The task of calculating how many Americans live abroad is often referred to as “counting the uncountable.” Indeed, no one knows for sure how many U.S. citizens have chosen to reside in a foreign country. There are some estimations, but official ones are outdated because the country doesn’t compile official numbers.
For example, the 1999 report released by the U.S. Department of State’s Bureau of Consular Affairs (CA) provided the following picture that should not be dramatically different from the present one (except for the numbers):
According to these estimates, approximately 4 million Americans lived in others countries in 1999. How about now? Given that official data is virtually non-existent, one can only use the information by CA. One of the most recent reports released by the organization in 2016 provided the following data:
- number of Americans living overseas (including military personnel): about 9 million
- 70,666 registered overseas births of U.S. citizens in 2016
- 10,992 U.S. citizens died while overseas in 2016.
So, as these numbers show, a lot of Americans live abroad. In this article, let’s find out just how easy it is for them? Clearly, quality of living is different, and one may be deprived of many benefits, so why did they make the decision to move?
Assessing the Quality of Life of Americans Living Overseas
Obviously, one cannot say for sure whether each individual American citizen lives comfortably, but one can certainly make reasonable predictions. We are going to do that by assessing the cost of living in some destinations with a high number of American citizens living there, including Germany, France, Canada, and Mexico.
We used the newly calculated price index from Expatistan which recently claimed that Zurich, Switzerland, was the most expensive city to live in with the index as high as $295 – while Kyiv, Ukraine, had the lowest price index of $65.
Berlin, Germany (Pixabay image)
Number of Americans living in Germany: about 110,000 (Eurostat estimates)
Share of English speakers: up to 70 percent
Cost of living in Berlin: price index 161, which is equal to living in Salt Lake City
Let’s begin with a popular destination: Germany. The country has a lot to offer to an American, including stunning architecture, reasonable prices compared to the U.S., an access to all Western European countries (a two-hour flight will get you anywhere), friendly people, and even a good job.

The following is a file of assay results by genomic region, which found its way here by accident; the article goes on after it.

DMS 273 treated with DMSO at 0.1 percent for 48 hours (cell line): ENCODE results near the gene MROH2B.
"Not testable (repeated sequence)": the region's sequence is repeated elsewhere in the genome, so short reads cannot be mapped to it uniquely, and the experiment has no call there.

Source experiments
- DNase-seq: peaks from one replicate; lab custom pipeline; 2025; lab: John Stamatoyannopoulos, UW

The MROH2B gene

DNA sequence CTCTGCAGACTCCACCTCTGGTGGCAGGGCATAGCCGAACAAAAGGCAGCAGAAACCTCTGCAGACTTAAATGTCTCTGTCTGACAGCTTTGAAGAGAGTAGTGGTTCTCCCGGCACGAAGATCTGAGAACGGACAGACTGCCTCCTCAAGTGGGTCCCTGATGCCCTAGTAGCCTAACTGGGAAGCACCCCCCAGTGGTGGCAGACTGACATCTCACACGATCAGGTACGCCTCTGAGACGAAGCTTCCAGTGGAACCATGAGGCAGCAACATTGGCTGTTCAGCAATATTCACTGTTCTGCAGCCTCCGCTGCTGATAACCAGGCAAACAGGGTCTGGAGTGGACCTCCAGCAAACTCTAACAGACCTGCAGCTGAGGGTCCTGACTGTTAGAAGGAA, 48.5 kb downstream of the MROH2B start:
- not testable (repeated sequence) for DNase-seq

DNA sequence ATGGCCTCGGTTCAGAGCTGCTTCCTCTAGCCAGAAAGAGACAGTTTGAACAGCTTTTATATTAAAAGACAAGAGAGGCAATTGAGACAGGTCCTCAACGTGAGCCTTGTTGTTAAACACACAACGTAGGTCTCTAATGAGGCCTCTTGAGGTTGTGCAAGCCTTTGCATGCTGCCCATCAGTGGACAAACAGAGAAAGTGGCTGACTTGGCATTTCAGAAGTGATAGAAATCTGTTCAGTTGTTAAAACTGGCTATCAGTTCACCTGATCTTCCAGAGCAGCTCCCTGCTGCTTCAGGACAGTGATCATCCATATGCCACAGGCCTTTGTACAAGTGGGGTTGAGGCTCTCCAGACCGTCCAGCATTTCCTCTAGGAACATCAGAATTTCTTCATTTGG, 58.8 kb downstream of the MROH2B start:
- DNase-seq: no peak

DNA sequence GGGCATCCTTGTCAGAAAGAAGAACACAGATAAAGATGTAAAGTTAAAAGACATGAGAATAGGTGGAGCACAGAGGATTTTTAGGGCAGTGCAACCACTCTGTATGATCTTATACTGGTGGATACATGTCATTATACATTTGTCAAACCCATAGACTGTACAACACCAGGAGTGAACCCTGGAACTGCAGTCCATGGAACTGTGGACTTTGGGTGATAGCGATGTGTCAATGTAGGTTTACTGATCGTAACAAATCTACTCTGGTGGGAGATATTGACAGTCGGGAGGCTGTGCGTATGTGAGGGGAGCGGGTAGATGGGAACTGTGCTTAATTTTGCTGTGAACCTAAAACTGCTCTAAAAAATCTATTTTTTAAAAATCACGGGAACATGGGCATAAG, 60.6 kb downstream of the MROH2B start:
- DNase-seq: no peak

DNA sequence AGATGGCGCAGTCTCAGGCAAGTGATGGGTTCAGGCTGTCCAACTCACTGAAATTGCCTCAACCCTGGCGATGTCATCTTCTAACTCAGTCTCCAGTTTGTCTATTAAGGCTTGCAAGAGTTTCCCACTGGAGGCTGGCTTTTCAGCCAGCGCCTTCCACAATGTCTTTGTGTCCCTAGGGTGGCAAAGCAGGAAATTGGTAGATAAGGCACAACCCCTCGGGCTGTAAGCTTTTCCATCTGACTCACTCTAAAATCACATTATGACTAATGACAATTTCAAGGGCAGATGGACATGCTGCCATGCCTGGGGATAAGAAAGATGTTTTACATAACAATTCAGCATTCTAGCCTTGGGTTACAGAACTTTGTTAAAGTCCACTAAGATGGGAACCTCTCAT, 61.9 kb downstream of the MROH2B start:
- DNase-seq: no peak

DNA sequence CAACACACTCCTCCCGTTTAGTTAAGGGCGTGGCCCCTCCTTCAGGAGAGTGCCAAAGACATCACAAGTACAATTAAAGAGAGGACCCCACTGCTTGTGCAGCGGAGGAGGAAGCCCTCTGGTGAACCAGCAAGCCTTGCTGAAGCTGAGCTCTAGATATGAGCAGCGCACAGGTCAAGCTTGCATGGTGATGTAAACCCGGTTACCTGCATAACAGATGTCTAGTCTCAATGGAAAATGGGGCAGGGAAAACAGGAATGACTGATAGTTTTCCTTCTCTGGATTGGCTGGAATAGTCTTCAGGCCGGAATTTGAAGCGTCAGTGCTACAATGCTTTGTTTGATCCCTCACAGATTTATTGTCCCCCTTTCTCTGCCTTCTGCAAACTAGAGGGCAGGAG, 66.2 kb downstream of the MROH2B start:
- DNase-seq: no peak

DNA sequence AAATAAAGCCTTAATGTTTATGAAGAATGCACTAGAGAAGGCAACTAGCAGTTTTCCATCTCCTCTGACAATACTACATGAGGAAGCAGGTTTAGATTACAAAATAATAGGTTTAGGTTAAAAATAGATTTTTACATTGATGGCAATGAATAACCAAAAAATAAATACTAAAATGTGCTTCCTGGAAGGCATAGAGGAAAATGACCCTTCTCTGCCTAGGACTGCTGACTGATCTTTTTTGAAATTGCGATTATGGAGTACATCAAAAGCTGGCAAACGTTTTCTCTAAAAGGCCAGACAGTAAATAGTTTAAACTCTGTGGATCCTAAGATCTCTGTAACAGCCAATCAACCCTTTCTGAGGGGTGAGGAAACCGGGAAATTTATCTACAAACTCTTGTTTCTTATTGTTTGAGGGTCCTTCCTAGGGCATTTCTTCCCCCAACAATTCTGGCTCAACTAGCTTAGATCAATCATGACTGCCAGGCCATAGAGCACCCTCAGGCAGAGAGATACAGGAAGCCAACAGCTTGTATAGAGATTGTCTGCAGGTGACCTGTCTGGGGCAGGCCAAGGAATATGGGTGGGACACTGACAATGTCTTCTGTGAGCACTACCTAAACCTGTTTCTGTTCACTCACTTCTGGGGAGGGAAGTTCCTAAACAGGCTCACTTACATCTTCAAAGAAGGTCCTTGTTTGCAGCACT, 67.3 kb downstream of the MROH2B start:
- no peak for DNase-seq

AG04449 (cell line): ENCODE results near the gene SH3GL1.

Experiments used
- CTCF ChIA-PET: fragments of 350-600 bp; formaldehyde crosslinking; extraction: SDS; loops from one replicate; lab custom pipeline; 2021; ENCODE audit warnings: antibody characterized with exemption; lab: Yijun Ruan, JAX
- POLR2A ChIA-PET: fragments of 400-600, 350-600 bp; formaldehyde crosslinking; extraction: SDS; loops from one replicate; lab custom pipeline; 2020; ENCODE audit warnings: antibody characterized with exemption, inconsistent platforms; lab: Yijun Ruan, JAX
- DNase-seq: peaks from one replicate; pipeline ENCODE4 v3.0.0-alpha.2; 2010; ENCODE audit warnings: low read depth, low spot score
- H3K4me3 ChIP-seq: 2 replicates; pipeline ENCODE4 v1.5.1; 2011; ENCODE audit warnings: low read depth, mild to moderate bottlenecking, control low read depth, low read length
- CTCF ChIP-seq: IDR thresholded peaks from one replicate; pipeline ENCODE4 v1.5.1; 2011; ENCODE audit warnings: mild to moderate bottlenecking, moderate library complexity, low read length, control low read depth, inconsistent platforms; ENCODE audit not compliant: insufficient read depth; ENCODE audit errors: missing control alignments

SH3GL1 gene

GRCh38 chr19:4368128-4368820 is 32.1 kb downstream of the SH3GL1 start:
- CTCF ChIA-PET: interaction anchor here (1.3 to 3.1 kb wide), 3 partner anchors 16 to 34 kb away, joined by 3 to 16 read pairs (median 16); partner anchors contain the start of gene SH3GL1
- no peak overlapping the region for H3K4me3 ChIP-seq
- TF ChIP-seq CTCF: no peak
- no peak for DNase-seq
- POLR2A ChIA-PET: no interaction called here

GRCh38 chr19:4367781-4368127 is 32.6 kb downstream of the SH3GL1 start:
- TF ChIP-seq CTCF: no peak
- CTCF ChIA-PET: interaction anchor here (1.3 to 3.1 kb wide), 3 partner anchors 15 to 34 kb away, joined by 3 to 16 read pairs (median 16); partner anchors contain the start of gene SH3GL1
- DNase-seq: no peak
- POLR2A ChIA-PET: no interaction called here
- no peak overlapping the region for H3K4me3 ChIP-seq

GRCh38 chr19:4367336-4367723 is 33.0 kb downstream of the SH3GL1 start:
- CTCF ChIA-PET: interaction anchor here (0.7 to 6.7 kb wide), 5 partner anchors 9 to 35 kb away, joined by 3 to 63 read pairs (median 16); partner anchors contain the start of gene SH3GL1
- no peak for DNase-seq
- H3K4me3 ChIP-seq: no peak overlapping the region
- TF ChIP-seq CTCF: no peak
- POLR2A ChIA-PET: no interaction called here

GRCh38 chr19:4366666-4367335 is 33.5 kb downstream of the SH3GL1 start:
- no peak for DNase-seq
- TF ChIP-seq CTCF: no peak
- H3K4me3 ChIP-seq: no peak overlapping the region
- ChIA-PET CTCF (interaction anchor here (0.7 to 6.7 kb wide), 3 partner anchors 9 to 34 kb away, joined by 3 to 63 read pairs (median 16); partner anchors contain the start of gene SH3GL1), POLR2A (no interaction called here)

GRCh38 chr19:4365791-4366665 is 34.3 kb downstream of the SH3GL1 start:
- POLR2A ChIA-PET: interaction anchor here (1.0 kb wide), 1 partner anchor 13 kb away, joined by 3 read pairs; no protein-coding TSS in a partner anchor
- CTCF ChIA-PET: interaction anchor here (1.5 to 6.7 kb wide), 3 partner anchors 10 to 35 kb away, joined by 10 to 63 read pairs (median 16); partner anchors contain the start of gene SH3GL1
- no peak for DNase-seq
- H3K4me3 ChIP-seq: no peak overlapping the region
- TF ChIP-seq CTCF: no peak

Paris, France (Pixabay image)
Number of Americans living in France: about 50,000 (Eurostat estimates)
Share of English speakers: up to 60 percent
Cost of living in Paris: price index 216, which is comparable to living in Seattle
Most of Americans living in France came there to work or live life fully. What does that mean? In terms of working, the country has a lot to offer; for example, Paris is the world’s capital of fashion, so a lot of American citizens interested in this industry work here. Living life in France is also something that many American admire. “I fell in love with this country long before I decided to move there,” says Brian Shklanski, an American expatriate living in Paris. “And it started when my son asked me: “Would you help to write my essay on Parisian architecture?” Since then, the only city I preferred for life was the French capital.”
The beaches of Cannes, the museums and architecture of Paris, the restaurants of Lyon, the vineyards in Champagne… you get the idea.
Toronto, Canada (Pixabay image)
Number of Americans living in Canada: 300,000+ (government estimates)
Share of English speakers: 99 percent
Cost of living in Montreal: price index is 153, which is less expensive than cities like Tulsa
Canada has an amazingly open immigration policy, so a lot of Americans have chosen to live abroad there. Compared to American cities, Canadian ones are a bit cheaper but provide almost the same living conditions. So, it’s safe to assume that living in this country is reasonably easy for an American.
Mexico City, Mexico (Pixabay Image)
Number of Americans living in Mexico: up to 1 million (unofficial estimates)
Share of English speakers: up to 13 percent
In the recent years, Mexico emerged as the most popular destination for Americans living abroad, with some sources identifying the number of immigrants as high as 1 million. However, it should be noted that a large share of this number is American retirees who move there (often illegally) to enjoy the warm weather, good food, and lower cost of living.
Having reviewed some popular destinations of Americans overseas, it is clear that they are drawn to some unique opportunities offered by foreign countries. We think it is safe to suggest that living overseas is reasonably easy for many Americans, but this doesn’t mean you should grab your passport and head for the airport.
To make an important choice of living in a foreign country, you still need to take care of such things as work. In destinations like Berlin, Paris, and Toronto, the labor market is highly competitive, even for native English speakers. So, plan everything ahead, especially if you want to move to Europe or another overseas destination.
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Diana Clark once gave up her educator career for something she always dreamed about – writing. Diana is a freelance writer at Awriter. She discovers the world of digital nomads and believes that some day people will become location independent. Feel free to follow Diana on Twitter.
Cover Photo: Flickr Image (Free access)